Some prefer going for their morning run on an empty stomach but after training they take tea with rice or ugali. This is common in Kenya as well as drinking at least two glasses of tea in the morning.
The most important meal of the day for many Kenyan runners is lunch. Most eat a heavy amount of ugali, rice and beans/potatoes or stew depending on the athlete.
Mursik is sour milk that taste so sweet. It contains enough proteins to help build and repair muscles due to tearing during daily training and competition. With daily intake it helps the runner be more energetic, strong and more able to be tough.
The Mursik Factor has been making headlines when an athlete wins a race or breaks a record because Mursik never disappoints. Mursik and ugali are both key. The ingredients of ugali itself is such a secret and many keep wondering where the energy of Kenyans comes from.
Ugali is a carbohydrate but has amazing ingredients. Ugali is a type of cormeal porridge and is made from maize four.
It is cooked in boiling water or milk until it reaches a stiff or dough-like consistency. 100g of maize flour contains folates 0.6mg, vitamin A 0.5mg, vitamin B1 3.0mg, vitamin B2 2.0mg, vitamin B3 14.9mg, vitamin B6 2.0mg, vitamin B12 0.007mg, iron 21mg, and Zinc 33mg.
In addition the roughage helps in digestion. On top of this energizer, the high altitude helps the body produce a lot of hemoglobin due to less oxygen giving runners an easy time to run fast in low altitude outside Kenya.
This is the magical Kenyan diet that propel Kenyan runners like a space ship going into the universe.
How can you doubt anything that Eluid Kipchoge does to run a 2:01 marathon?(12/05/2018) ⚡AMP
The King of The Marathon Part Three: an inside look into the life of Kenya's Eliud Kipchoge.
When Eliud Kipchoge passed the first 10k mark in 29:01 on September 16 in Berlin everyone was excited because he was nine seconds ahead of world record pace.
Actually this was his slower 10k split of the day. He picked up the pace and his second 10k split was 28:55, third 28:49 and fourth 28:47 clocking 2:01:39 to smash the world marathon record.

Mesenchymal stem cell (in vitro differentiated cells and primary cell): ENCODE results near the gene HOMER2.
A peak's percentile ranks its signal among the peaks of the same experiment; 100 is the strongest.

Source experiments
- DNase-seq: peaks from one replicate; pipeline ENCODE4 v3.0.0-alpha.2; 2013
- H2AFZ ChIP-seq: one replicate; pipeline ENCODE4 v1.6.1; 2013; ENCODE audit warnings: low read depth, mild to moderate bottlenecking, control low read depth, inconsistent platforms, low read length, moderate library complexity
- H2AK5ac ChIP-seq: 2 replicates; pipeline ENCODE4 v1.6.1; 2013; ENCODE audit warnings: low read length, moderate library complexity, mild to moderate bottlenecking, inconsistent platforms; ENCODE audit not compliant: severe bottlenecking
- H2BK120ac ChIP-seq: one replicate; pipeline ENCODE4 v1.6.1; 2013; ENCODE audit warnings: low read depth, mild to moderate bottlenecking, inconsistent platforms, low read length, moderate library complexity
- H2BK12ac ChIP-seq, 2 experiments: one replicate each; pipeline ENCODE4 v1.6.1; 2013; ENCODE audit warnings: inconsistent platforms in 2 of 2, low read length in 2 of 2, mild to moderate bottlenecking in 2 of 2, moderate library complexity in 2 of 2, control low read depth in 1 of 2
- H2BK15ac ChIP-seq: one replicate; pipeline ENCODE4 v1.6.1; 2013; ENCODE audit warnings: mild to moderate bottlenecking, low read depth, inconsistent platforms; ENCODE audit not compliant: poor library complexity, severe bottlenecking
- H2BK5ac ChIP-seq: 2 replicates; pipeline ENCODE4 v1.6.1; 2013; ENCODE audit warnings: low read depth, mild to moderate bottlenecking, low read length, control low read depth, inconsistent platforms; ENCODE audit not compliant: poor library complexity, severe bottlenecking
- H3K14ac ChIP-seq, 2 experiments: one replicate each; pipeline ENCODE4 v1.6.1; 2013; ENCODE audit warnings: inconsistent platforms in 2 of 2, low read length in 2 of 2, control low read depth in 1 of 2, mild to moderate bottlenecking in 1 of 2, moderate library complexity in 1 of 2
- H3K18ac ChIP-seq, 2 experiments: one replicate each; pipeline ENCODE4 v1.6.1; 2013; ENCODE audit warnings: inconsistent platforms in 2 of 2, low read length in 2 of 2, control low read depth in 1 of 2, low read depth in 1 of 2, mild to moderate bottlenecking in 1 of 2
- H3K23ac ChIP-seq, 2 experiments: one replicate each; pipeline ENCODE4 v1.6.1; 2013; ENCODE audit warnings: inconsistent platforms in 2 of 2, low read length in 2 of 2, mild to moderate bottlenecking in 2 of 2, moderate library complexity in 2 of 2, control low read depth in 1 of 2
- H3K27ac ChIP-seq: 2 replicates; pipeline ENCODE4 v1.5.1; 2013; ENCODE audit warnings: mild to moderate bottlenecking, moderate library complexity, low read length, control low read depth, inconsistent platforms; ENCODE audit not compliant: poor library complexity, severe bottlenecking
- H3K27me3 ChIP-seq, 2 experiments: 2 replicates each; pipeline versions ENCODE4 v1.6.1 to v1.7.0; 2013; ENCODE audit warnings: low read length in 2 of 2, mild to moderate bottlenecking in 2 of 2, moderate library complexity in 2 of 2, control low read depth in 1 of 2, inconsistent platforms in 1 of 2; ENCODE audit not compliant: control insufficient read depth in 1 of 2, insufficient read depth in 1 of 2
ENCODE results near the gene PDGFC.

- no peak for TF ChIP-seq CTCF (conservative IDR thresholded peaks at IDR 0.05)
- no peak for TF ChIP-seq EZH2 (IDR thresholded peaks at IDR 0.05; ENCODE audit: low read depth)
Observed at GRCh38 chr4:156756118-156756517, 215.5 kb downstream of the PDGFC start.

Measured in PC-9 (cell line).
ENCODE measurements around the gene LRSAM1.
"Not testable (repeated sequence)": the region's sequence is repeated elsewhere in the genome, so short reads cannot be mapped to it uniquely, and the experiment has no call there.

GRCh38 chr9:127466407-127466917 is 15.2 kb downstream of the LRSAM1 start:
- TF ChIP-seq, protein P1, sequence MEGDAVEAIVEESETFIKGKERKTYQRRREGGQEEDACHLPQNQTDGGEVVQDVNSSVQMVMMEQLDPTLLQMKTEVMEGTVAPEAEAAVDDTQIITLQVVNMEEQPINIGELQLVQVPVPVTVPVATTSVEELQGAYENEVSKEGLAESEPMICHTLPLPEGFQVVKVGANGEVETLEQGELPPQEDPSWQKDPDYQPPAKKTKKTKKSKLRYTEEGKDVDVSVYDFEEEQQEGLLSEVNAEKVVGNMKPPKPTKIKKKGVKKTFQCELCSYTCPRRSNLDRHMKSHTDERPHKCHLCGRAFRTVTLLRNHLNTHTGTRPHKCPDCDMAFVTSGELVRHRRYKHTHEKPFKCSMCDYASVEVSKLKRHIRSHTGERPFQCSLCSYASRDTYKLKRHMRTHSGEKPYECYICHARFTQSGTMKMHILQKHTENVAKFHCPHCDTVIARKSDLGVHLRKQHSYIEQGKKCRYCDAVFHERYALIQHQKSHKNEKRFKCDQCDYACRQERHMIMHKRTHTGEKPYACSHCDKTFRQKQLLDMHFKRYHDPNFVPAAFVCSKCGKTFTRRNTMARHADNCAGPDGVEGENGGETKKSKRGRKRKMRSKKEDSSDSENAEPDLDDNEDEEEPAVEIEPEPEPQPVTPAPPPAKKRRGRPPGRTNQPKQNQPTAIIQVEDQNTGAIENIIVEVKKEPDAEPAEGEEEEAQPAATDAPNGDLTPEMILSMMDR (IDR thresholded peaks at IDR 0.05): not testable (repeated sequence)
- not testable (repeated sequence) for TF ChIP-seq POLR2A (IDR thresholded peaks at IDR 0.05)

So how did he do this? It is not drugs! He has never failed a drug test.
Besides doing some unbelievable workouts (as detailed in part 2) he pays close attention to his diet. His favorite meal is ugali, kalenjin traditional milk called mursik which nutritious and energetic, traditional veggies (such as; socha, saga, mborochet, chepkerta and mitiat). These are herbal and they build the immune system and adds to the blood.
He eats roasted maize for carbohydrates. How does he relax? During leisure time he likes reading at least two or three inspirational books every month. This is where a man full of wisdom and maturity adds to his knowledge.
One quote he likes, "The impossible is possible and imitation is limitation.” by John Manson.
Eliud is a dairy and tea farmer and when he is at home he looks after cattle. His last born kid son started running so he can follow in his father's foot steps.
After smashing the World Marathon Record in Berlin, Eliud is expected to get $50,000 for winning and $69,000 for breaking the world record. This is 12 million Kenyan Shillings. In additon, truck manufactures, Isuzu East Africa, which Kipchoge is a Brand Ambassador, will give him a D-max luxury double cabin vehicle.
There are also gaming companies which will reward him. Eliud has involved himself in charity work too. He helps raise funds for dispensaries, pay school fees for unable kids, he helps upcoming athletes with housing and hospitals bills.
He pays for airline tickets for students going abroad on scholarship. He helps to motivate young Kenyans on the importance of hardwork. Kenya has been very proud of Eliud Kipchoge and since he smashed the world record the whole country is behind him.
(Editor’s note: Part one and two of these series were published the last two days on My Best Runs.)(09/22/2018) ⚡AMP